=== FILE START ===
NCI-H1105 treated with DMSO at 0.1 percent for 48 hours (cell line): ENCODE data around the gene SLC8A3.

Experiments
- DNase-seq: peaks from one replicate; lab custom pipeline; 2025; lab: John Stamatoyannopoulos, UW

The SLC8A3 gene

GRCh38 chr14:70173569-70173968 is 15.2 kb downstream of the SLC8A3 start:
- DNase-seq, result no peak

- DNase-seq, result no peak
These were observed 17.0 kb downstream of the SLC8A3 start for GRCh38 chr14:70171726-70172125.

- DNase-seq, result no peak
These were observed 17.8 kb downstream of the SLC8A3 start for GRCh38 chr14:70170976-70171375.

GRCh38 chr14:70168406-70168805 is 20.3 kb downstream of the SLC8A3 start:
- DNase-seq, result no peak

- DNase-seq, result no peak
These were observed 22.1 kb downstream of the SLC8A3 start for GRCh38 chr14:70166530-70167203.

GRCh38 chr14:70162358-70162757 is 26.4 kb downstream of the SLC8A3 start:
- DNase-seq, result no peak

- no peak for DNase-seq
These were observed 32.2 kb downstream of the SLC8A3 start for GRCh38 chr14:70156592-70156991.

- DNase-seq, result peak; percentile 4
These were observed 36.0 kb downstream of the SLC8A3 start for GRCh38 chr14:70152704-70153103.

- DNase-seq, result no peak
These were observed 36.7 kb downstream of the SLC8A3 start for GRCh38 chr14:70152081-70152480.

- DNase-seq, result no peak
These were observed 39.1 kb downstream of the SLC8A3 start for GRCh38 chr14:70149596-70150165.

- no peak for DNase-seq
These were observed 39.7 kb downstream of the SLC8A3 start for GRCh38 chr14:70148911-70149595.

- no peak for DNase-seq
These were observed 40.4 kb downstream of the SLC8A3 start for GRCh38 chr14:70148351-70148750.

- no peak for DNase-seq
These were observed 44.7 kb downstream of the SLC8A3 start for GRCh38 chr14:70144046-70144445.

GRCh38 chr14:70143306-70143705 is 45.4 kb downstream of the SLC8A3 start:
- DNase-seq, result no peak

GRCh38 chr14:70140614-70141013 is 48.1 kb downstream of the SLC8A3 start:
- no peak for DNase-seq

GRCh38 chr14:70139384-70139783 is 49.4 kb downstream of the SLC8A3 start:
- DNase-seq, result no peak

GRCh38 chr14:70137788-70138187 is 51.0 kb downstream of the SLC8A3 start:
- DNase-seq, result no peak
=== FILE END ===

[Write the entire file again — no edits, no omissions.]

NCI-H1105 treated with DMSO at 0.1 percent for 48 hours (cell line): ENCODE data around the gene SLC8A3.

Experiments
- DNase-seq: peaks from one replicate; lab custom pipeline; 2025; lab: John Stamatoyannopoulos, UW

The SLC8A3 gene

GRCh38 chr14:70173569-70173968 is 15.2 kb downstream of the SLC8A3 start:
- DNase-seq, result no peak

- DNase-seq, result no peak
These were observed 17.0 kb downstream of the SLC8A3 start for GRCh38 chr14:70171726-70172125.

- DNase-seq, result no peak
These were observed 17.8 kb downstream of the SLC8A3 start for GRCh38 chr14:70170976-70171375.

GRCh38 chr14:70168406-70168805 is 20.3 kb downstream of the SLC8A3 start:
- DNase-seq, result no peak

- DNase-seq, result no peak
These were observed 22.1 kb downstream of the SLC8A3 start for GRCh38 chr14:70166530-70167203.

GRCh38 chr14:70162358-70162757 is 26.4 kb downstream of the SLC8A3 start:
- DNase-seq, result no peak

- no peak for DNase-seq
These were observed 32.2 kb downstream of the SLC8A3 start for GRCh38 chr14:70156592-70156991.

- DNase-seq, result peak; percentile 4
These were observed 36.0 kb downstream of the SLC8A3 start for GRCh38 chr14:70152704-70153103.

- DNase-seq, result no peak
These were observed 36.7 kb downstream of the SLC8A3 start for GRCh38 chr14:70152081-70152480.

- DNase-seq, result no peak
These were observed 39.1 kb downstream of the SLC8A3 start for GRCh38 chr14:70149596-70150165.

- no peak for DNase-seq
These were observed 39.7 kb downstream of the SLC8A3 start for GRCh38 chr14:70148911-70149595.

- no peak for DNase-seq
These were observed 40.4 kb downstream of the SLC8A3 start for GRCh38 chr14:70148351-70148750.

- no peak for DNase-seq
These were observed 44.7 kb downstream of the SLC8A3 start for GRCh38 chr14:70144046-70144445.

GRCh38 chr14:70143306-70143705 is 45.4 kb downstream of the SLC8A3 start:
- DNase-seq, result no peak

GRCh38 chr14:70140614-70141013 is 48.1 kb downstream of the SLC8A3 start:
- no peak for DNase-seq

GRCh38 chr14:70139384-70139783 is 49.4 kb downstream of the SLC8A3 start:
- DNase-seq, result no peak

GRCh38 chr14:70137788-70138187 is 51.0 kb downstream of the SLC8A3 start:
- DNase-seq, result no peak